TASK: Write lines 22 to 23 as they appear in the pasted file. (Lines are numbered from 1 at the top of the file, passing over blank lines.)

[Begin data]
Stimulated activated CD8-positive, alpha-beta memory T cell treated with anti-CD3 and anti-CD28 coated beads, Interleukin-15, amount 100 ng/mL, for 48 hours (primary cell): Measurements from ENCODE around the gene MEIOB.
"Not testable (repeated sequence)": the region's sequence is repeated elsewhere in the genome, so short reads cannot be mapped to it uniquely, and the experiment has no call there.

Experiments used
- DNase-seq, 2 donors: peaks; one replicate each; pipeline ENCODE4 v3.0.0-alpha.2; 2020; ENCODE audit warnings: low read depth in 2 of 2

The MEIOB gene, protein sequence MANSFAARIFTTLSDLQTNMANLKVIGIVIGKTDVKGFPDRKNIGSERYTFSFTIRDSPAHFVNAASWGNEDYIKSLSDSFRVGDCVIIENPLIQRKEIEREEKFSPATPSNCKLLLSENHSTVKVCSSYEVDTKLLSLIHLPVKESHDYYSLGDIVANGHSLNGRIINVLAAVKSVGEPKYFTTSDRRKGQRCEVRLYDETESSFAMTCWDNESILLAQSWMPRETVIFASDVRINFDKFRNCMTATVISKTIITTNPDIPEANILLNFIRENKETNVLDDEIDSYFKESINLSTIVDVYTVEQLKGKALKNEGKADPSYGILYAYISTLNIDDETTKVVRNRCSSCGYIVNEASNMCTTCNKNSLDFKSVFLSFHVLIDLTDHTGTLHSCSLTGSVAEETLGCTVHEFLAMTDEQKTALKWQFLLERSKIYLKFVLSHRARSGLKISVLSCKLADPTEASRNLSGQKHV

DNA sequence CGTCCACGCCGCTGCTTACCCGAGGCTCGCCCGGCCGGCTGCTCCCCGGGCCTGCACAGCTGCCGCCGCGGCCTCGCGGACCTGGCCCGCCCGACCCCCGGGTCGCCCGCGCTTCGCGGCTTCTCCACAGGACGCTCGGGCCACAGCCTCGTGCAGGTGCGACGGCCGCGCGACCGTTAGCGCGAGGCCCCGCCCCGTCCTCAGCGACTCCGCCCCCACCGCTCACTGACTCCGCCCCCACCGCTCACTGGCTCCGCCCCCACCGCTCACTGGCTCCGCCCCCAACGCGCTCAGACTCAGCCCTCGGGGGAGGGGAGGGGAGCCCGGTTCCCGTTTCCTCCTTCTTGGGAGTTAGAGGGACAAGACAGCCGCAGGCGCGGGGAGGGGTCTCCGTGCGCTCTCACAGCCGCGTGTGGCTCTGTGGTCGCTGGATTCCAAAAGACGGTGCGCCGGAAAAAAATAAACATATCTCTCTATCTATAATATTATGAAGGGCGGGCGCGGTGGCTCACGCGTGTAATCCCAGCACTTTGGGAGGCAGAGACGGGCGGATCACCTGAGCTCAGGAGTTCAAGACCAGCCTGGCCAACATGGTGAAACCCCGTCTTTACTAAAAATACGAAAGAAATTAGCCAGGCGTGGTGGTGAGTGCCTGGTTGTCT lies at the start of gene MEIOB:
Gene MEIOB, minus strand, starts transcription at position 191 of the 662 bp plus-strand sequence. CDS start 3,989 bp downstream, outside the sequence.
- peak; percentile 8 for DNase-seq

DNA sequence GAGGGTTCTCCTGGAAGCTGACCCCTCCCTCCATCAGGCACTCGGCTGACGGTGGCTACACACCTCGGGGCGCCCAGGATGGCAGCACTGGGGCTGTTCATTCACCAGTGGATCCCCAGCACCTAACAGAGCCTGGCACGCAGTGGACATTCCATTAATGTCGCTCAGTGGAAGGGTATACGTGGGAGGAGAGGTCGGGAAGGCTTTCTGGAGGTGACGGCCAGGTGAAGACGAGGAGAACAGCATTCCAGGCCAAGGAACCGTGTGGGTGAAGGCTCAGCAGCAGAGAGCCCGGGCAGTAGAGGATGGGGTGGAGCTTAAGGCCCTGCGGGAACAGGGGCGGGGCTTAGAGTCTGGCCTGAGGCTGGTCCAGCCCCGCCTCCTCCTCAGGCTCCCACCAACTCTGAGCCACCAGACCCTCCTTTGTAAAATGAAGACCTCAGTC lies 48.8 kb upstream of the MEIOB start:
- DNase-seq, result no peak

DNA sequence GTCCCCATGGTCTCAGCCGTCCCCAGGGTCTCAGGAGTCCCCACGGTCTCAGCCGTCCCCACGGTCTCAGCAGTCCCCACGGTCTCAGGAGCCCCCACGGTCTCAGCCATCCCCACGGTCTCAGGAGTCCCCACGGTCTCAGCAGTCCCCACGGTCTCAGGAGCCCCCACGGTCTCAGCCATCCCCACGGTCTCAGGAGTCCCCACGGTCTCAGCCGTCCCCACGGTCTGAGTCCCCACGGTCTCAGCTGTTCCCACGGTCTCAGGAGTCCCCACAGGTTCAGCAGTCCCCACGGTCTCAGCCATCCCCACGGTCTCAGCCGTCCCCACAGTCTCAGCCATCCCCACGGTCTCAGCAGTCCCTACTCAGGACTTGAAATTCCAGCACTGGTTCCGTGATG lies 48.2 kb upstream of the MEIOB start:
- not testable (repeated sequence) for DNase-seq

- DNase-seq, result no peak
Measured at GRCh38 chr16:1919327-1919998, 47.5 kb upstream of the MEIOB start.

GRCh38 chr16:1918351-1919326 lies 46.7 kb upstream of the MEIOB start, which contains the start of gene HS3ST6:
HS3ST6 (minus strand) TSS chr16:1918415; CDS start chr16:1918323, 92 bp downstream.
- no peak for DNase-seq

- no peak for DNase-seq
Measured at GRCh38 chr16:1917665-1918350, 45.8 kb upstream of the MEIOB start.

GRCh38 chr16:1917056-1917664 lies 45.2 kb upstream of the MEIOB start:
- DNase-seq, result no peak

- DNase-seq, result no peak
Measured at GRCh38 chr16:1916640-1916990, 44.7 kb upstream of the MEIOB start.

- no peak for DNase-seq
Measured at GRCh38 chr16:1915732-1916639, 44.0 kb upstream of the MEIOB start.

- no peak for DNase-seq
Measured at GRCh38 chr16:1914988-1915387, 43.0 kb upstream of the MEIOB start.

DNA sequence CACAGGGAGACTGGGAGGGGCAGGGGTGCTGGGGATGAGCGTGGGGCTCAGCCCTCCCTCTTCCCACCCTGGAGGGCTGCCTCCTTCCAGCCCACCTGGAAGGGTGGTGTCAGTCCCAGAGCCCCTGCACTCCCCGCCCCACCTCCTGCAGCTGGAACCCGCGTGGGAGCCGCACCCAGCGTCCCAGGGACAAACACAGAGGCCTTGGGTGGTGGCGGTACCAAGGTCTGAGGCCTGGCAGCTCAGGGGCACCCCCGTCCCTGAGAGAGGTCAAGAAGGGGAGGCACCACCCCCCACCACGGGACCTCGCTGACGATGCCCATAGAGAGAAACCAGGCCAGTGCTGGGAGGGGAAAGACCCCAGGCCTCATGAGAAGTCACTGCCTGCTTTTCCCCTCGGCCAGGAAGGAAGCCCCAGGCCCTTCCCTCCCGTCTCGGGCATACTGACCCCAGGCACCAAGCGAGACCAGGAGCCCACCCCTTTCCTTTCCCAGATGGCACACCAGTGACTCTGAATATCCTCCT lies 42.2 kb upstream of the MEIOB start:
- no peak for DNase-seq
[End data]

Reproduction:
- DNase-seq, result no peak
Measured at GRCh38 chr16:1916640-1916990, 44.7 kb upstream of the MEIOB start.